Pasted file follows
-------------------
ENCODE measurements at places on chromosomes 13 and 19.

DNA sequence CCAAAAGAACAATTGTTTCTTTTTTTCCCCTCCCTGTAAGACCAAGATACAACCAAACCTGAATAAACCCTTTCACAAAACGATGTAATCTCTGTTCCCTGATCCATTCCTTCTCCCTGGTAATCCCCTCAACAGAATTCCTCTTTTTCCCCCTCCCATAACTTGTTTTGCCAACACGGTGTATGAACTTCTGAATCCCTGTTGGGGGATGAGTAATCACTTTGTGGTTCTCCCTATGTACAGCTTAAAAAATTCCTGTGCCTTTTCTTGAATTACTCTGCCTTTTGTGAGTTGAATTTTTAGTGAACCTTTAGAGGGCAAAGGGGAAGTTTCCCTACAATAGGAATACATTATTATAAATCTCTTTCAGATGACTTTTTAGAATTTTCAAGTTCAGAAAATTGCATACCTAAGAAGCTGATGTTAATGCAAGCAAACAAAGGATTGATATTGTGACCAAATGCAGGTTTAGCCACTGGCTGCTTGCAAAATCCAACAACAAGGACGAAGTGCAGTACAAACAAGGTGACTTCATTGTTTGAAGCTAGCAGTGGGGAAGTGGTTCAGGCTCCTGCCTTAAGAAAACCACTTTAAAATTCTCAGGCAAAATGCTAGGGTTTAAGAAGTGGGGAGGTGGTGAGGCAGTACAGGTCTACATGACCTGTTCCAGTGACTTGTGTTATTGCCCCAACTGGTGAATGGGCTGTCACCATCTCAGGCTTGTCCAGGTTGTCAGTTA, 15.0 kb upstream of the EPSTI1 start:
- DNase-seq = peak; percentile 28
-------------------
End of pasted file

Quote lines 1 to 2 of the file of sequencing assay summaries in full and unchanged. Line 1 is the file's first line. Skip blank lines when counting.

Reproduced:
ENCODE measurements at places on chromosomes 13 and 19.

DNA sequence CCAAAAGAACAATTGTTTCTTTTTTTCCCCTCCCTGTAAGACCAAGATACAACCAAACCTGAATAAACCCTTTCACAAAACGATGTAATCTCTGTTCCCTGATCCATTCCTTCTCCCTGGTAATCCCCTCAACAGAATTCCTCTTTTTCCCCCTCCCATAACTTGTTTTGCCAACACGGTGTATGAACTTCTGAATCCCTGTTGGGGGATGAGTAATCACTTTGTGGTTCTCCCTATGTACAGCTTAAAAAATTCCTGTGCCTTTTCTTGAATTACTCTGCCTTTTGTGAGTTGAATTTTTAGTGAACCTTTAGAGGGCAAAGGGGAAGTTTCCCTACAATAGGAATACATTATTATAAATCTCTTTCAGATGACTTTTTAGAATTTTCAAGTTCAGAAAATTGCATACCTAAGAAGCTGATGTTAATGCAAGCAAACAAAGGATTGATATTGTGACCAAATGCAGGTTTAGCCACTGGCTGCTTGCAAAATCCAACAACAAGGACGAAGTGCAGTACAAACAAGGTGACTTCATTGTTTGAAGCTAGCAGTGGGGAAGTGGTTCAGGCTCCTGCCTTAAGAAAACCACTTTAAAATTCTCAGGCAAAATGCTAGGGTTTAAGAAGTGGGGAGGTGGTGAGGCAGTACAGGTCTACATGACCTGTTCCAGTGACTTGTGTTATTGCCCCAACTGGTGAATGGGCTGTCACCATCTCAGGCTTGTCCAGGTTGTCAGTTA, 15.0 kb upstream of the EPSTI1 start: